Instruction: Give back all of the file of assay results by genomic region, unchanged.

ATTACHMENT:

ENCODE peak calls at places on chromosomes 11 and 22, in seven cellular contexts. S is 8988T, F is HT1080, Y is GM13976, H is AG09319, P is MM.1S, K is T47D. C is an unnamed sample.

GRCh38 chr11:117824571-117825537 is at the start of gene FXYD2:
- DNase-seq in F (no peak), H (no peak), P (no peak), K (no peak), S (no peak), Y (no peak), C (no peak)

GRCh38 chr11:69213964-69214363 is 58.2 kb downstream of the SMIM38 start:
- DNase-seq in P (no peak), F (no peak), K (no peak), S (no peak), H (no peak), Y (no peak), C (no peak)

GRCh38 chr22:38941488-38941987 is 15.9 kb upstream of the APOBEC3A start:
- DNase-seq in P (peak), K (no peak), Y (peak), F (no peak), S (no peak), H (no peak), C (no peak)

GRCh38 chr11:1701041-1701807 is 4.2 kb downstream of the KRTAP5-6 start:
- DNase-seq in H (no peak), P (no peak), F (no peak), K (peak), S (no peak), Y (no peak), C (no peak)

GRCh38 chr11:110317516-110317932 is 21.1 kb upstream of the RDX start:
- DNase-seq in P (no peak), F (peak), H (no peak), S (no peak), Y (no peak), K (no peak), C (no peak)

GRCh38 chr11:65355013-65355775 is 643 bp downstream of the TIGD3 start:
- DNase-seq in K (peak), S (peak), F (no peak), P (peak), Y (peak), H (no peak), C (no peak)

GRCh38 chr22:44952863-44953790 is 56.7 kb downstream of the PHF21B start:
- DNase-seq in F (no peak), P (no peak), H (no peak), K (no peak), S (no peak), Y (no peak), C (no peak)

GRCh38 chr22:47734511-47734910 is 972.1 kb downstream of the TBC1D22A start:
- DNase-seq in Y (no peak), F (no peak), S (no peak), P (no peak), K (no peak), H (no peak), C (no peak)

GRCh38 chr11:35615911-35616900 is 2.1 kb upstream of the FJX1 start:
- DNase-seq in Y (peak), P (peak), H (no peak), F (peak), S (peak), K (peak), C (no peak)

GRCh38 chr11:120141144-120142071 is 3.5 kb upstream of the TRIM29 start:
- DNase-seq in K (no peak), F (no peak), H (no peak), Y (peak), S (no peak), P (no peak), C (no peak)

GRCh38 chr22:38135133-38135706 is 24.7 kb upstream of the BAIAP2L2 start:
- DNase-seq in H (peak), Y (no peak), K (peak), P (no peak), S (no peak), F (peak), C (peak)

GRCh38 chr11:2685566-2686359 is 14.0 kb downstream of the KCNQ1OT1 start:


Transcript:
ENCODE peak calls at places on chromosomes 11 and 22, in seven cellular contexts. S is 8988T, F is HT1080, Y is GM13976, H is AG09319, P is MM.1S, K is T47D. C is an unnamed sample.

GRCh38 chr11:117824571-117825537 is at the start of gene FXYD2:
- DNase-seq in F (no peak), H (no peak), P (no peak), K (no peak), S (no peak), Y (no peak), C (no peak)

GRCh38 chr11:69213964-69214363 is 58.2 kb downstream of the SMIM38 start:
- DNase-seq in P (no peak), F (no peak), K (no peak), S (no peak), H (no peak), Y (no peak), C (no peak)

GRCh38 chr22:38941488-38941987 is 15.9 kb upstream of the APOBEC3A start:
- DNase-seq in P (peak), K (no peak), Y (peak), F (no peak), S (no peak), H (no peak), C (no peak)

GRCh38 chr11:1701041-1701807 is 4.2 kb downstream of the KRTAP5-6 start:
- DNase-seq in H (no peak), P (no peak), F (no peak), K (peak), S (no peak), Y (no peak), C (no peak)

GRCh38 chr11:110317516-110317932 is 21.1 kb upstream of the RDX start:
- DNase-seq in P (no peak), F (peak), H (no peak), S (no peak), Y (no peak), K (no peak), C (no peak)

GRCh38 chr11:65355013-65355775 is 643 bp downstream of the TIGD3 start:
- DNase-seq in K (peak), S (peak), F (no peak), P (peak), Y (peak), H (no peak), C (no peak)

GRCh38 chr22:44952863-44953790 is 56.7 kb downstream of the PHF21B start:
- DNase-seq in F (no peak), P (no peak), H (no peak), K (no peak), S (no peak), Y (no peak), C (no peak)

GRCh38 chr22:47734511-47734910 is 972.1 kb downstream of the TBC1D22A start:
- DNase-seq in Y (no peak), F (no peak), S (no peak), P (no peak), K (no peak), H (no peak), C (no peak)

GRCh38 chr11:35615911-35616900 is 2.1 kb upstream of the FJX1 start:
- DNase-seq in Y (peak), P (peak), H (no peak), F (peak), S (peak), K (peak), C (no peak)

GRCh38 chr11:120141144-120142071 is 3.5 kb upstream of the TRIM29 start:
- DNase-seq in K (no peak), F (no peak), H (no peak), Y (peak), S (no peak), P (no peak), C (no peak)

GRCh38 chr22:38135133-38135706 is 24.7 kb upstream of the BAIAP2L2 start:
- DNase-seq in H (peak), Y (no peak), K (peak), P (no peak), S (no peak), F (peak), C (peak)

GRCh38 chr11:2685566-2686359 is 14.0 kb downstream of the KCNQ1OT1 start: